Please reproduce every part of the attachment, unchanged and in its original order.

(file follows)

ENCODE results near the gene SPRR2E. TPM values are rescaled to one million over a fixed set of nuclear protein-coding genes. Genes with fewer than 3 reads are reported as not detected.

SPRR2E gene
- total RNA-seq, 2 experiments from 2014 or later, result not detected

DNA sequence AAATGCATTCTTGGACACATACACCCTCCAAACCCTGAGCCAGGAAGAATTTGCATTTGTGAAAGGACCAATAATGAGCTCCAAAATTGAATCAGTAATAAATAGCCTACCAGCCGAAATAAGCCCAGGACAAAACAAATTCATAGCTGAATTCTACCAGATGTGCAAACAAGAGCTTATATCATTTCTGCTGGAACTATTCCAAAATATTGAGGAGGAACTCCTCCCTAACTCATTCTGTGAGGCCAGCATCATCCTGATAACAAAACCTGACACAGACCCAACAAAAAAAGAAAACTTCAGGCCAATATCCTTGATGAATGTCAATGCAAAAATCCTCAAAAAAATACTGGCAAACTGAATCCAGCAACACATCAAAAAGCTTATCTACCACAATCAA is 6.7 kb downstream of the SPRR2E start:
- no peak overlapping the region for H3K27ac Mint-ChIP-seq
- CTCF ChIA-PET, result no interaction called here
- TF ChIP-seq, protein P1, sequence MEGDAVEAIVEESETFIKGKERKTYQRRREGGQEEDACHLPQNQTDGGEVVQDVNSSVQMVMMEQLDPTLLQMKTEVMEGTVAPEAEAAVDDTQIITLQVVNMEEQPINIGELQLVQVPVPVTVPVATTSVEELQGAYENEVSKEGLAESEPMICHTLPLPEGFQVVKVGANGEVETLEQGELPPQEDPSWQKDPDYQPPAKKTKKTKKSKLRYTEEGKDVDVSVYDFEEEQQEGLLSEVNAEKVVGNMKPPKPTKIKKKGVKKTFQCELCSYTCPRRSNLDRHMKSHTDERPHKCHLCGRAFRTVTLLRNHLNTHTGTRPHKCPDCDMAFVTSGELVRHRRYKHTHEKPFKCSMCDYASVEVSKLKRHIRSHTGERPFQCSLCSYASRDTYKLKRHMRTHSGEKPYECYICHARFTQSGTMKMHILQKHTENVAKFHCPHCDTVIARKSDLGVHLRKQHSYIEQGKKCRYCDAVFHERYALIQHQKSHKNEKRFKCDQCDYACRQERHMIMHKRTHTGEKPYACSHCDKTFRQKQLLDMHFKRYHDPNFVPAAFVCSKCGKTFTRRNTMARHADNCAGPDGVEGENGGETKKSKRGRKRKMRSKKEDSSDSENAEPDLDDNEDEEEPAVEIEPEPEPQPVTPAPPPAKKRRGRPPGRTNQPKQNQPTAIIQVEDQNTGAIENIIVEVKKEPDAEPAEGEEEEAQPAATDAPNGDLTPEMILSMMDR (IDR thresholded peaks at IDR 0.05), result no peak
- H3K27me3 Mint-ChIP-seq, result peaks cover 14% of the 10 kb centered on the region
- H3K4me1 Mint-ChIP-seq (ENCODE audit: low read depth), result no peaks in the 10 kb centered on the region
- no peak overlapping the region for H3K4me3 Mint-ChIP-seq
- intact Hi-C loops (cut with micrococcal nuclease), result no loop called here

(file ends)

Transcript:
ENCODE results near the gene SPRR2E. TPM values are rescaled to one million over a fixed set of nuclear protein-coding genes. Genes with fewer than 3 reads are reported as not detected.

SPRR2E gene
- total RNA-seq, 2 experiments from 2014 or later, result not detected

DNA sequence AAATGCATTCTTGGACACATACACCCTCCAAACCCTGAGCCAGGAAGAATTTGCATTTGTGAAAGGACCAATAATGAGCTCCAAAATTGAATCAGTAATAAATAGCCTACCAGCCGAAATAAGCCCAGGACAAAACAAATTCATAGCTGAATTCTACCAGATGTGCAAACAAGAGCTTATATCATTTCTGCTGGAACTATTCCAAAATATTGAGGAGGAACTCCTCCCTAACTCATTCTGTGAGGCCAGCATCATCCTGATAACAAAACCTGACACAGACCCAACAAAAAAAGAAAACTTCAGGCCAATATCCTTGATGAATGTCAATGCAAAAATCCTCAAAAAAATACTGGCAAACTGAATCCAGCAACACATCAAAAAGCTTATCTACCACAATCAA is 6.7 kb downstream of the SPRR2E start:
- no peak overlapping the region for H3K27ac Mint-ChIP-seq
- CTCF ChIA-PET, result no interaction called here
- TF ChIP-seq, protein P1, sequence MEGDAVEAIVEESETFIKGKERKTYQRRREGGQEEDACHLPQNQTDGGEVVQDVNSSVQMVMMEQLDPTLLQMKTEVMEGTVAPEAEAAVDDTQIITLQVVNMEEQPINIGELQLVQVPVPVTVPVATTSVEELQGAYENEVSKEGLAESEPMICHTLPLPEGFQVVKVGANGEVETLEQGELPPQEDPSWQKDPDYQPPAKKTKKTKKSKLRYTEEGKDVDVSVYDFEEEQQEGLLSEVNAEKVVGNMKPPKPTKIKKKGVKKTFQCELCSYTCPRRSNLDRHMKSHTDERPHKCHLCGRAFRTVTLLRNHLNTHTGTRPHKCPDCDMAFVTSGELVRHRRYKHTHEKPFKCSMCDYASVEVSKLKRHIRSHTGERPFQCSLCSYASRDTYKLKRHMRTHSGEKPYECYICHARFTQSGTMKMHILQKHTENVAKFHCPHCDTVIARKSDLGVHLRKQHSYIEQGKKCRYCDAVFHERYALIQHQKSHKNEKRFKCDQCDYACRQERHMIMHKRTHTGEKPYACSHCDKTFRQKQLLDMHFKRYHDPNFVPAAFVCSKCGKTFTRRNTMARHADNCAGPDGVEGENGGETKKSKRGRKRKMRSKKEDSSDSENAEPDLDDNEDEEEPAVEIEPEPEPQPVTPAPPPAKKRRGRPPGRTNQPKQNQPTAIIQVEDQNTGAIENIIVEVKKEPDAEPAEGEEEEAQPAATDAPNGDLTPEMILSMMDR (IDR thresholded peaks at IDR 0.05), result no peak
- H3K27me3 Mint-ChIP-seq, result peaks cover 14% of the 10 kb centered on the region
- H3K4me1 Mint-ChIP-seq (ENCODE audit: low read depth), result no peaks in the 10 kb centered on the region
- no peak overlapping the region for H3K4me3 Mint-ChIP-seq
- intact Hi-C loops (cut with micrococcal nuclease), result no loop called here